MEANINGFUL RECOVERY from Schizophrenia and Serious Mental Illness with Clozapine: Hope & Help | Family Guide to Mental Illness and the Law: A Practical Handbook | Surviving Schizophrenia, 7th Edition: A Family Manual | We Rise to Resist: Voices from a New Era in Womenâs Political Action | The Collected Schizophrenias: Essays | Breakdown: A Clinician's Experience in a Broken System of Emergency Psychiatry (Serious Mental Illness, Psychosis, Reform) | Insane Consequences: How the Mental Health Industry Fails the Mentally Ill
What I didn't know, as I was writing, was that I was capturing the last year of my son's life. Pat died, unexpectedly, on July 23, 2014, in a hospital psych ward. Suddenly, my diary morphed into a more poignant record than I'd anticipated, and after he died, I discovered Pat had been making regular posts on Facebook. I decided to add his comments to my own.
I like stories where I can extrapolate from the singular to the universal--that is where I can identify with a common denominator in another person's experience. One early reader of my diary said, "Your story is so relatable." That's what I hope other readers will say.
You may relate to my story if:
You have a child (children) you love more than your own life.
You have a child who suffers from serious mental illness.
You've lost a child--no matter what age.
You're a member of the sandwich generation.
You treasure conversations with children--especially when they're your grandchildren.
Your cat or your dog is in charge of your household.
Your bones are beginning to creak.
You wake up each morning with a huge hole in your heart but you know, somehow, some way, you have to get up and put one foot in front of the other.
You enjoy reading the other side of history--about ordinary people and their daily lives.
You have a sense of humor.
You've been thinking of leaving something for your descendants--a letter, story, diary, song, painting, or poem--but you haven't gotten around to it. Maybe my diary will spur you on.
More notes about format:
I've added a Before section (Scenes from the Trenches). Going in, I want the reader to know "Yes, Houston, we really do have a problem." I've divided my diary into quarters--Summer, Fall, Winter, and Spring. I introduce each with a poem--three of them are Pat's. I end with an After section I didn't see coming.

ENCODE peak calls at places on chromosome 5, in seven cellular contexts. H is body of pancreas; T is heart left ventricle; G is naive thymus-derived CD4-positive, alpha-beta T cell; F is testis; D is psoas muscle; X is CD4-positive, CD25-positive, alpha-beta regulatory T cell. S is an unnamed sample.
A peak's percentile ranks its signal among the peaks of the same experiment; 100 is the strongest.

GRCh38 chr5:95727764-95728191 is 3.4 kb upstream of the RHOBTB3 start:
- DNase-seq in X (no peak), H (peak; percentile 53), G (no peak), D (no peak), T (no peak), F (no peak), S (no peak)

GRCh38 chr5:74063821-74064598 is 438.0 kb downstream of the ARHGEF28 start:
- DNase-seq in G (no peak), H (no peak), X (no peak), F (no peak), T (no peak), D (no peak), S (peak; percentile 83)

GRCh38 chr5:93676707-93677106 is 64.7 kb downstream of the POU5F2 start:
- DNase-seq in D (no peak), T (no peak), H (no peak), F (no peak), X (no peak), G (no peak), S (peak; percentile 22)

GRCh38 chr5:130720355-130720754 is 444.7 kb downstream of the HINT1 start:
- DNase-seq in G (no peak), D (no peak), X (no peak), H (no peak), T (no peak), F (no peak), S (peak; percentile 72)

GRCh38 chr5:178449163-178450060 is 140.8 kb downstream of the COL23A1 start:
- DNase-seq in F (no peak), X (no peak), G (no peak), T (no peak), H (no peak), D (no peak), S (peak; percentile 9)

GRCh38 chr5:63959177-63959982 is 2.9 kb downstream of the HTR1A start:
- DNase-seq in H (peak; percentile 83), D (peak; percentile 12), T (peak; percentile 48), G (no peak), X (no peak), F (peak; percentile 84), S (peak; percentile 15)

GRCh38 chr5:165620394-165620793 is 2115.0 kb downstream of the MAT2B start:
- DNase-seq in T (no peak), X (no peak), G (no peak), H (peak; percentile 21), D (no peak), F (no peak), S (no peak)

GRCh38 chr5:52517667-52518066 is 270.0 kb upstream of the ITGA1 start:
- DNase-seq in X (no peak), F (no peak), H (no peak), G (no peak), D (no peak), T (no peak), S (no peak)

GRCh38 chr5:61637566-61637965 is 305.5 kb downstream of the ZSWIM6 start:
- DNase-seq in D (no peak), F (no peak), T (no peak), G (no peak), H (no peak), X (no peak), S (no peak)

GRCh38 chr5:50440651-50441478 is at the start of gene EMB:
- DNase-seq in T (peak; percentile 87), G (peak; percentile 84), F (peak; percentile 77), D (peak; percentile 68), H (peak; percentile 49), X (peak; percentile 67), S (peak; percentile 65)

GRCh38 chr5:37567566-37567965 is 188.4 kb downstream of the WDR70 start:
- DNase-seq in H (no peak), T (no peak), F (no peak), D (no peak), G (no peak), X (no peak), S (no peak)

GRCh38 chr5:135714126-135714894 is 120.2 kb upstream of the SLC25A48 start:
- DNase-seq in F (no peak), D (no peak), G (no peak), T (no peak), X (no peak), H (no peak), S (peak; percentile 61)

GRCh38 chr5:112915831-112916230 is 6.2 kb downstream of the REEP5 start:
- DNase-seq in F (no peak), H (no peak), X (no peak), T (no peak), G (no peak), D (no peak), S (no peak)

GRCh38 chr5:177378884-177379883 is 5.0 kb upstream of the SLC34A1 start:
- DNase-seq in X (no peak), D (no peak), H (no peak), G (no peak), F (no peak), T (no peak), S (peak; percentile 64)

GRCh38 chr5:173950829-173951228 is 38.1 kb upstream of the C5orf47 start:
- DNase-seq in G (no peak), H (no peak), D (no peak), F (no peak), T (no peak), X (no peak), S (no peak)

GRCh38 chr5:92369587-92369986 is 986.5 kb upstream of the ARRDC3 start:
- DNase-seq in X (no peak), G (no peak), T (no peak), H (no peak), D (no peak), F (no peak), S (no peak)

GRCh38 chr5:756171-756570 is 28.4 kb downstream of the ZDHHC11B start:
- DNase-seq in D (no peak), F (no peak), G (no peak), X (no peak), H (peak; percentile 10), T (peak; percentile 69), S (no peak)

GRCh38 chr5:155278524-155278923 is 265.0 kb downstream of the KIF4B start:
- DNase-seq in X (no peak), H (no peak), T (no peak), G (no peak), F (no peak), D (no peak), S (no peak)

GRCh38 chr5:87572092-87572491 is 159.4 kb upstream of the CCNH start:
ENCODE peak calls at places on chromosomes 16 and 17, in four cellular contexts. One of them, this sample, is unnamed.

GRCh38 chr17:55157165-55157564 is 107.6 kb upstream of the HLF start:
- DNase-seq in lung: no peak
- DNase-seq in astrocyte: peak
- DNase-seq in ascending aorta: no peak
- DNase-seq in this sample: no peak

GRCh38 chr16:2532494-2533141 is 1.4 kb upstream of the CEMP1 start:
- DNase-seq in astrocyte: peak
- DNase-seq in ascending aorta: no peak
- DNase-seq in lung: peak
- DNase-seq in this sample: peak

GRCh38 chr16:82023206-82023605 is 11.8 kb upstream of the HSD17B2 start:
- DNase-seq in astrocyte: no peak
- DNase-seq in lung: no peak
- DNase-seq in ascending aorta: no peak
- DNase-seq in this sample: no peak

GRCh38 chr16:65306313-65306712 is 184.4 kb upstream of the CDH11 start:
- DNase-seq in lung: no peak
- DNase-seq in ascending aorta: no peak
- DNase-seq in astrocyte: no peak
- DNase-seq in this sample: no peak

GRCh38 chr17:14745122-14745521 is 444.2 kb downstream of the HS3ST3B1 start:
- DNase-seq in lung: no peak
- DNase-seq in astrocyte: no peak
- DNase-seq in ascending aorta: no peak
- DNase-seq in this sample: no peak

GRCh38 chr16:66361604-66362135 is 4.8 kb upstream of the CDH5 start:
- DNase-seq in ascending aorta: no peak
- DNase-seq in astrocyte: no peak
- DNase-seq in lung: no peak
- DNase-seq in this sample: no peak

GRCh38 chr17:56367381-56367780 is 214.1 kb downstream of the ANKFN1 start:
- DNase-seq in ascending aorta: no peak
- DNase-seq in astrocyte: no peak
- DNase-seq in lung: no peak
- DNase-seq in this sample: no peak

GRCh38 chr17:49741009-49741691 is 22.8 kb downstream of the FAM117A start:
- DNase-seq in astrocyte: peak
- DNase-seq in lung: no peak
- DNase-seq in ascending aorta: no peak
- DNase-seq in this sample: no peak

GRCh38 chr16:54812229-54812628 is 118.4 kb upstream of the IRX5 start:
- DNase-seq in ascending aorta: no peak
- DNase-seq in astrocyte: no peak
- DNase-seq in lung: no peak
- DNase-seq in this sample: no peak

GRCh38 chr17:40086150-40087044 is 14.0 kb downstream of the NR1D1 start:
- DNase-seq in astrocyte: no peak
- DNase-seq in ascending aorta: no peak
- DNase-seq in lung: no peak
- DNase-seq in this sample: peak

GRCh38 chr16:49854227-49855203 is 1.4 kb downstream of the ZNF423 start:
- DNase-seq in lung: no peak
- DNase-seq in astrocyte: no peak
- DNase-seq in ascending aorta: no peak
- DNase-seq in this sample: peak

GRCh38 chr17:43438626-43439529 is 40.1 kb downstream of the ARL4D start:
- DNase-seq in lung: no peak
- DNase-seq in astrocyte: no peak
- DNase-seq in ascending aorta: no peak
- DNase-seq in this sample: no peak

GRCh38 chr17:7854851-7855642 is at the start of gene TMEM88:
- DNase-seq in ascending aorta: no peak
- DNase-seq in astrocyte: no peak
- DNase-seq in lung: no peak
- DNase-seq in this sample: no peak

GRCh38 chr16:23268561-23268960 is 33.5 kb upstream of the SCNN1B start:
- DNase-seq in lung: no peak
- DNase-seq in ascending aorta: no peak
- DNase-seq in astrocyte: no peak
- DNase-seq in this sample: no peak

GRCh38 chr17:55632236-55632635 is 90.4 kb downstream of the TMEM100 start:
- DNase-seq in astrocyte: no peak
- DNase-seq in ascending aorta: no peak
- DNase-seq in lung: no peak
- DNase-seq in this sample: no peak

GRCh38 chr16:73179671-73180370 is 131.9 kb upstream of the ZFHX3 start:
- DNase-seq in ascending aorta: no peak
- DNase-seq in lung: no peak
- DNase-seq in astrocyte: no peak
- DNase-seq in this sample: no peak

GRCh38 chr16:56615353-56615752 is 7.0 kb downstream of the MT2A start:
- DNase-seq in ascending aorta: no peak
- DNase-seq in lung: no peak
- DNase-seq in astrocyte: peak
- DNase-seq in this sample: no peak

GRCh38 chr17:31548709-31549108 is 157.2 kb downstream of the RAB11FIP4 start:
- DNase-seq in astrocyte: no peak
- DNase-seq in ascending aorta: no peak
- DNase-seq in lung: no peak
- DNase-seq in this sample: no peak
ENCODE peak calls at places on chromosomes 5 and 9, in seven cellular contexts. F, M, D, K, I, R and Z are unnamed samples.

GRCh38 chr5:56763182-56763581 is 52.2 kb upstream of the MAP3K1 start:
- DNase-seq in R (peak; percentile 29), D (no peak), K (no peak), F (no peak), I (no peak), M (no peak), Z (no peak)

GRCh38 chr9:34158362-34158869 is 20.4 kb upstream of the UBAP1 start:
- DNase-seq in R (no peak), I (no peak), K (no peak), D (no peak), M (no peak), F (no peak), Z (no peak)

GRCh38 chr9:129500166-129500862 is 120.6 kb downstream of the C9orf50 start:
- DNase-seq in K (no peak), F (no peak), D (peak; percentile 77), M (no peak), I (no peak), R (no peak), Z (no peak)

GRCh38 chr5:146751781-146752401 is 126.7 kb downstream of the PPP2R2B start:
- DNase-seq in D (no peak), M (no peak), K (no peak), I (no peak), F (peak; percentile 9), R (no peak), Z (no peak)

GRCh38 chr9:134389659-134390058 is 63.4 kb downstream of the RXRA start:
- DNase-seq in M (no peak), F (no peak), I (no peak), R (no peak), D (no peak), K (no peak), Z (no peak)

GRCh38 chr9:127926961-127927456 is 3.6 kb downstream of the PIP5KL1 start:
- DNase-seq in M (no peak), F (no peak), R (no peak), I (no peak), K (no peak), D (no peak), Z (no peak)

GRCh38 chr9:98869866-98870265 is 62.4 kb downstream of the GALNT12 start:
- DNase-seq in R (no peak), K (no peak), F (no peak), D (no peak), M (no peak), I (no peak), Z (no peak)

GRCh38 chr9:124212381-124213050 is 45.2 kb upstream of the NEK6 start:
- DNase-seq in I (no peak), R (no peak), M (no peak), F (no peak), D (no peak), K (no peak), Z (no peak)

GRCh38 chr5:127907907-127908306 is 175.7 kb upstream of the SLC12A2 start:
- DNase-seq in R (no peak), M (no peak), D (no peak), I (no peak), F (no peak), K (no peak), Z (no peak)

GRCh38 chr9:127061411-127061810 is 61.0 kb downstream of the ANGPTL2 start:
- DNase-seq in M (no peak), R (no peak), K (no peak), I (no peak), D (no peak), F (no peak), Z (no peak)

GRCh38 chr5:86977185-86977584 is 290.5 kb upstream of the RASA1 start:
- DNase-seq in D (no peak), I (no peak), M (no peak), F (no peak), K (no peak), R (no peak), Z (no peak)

As I was writing, I had no idea, from day to day, what stories were unfolding. I learn, right along with the reader, what will happen next. We're all on a journey. Thank you for going on this journey with me. Dede
Dede posted her story in two-week increments at soonerthantomorrow.com. The following are readers' responses.
Beautiful words with an undertone that has caught me . . . carrying me up and down. Such a good writer that I am grateful to be with you. I can borrow some courage here.
So happy for the readers who will discover you.
Dede, every one of your blog posts has a portion that I love so much that I take a screenshot and read it over and over.
Dede, I anxiously await each posting from your blog/book. You write with such skill, and not easy when it's so personal, but your passion sprinkled with humor are the reasons that this is successful.
I've done this, the primal scream and the mother animal instinct. There can't be anything more painful, not even death. My son was a normal little boy and a normal young man until schizophrenia came calling. Now I feel so shattered. I love your diary.
If only this was all contrived drama. It's so visceral. You're an artist.
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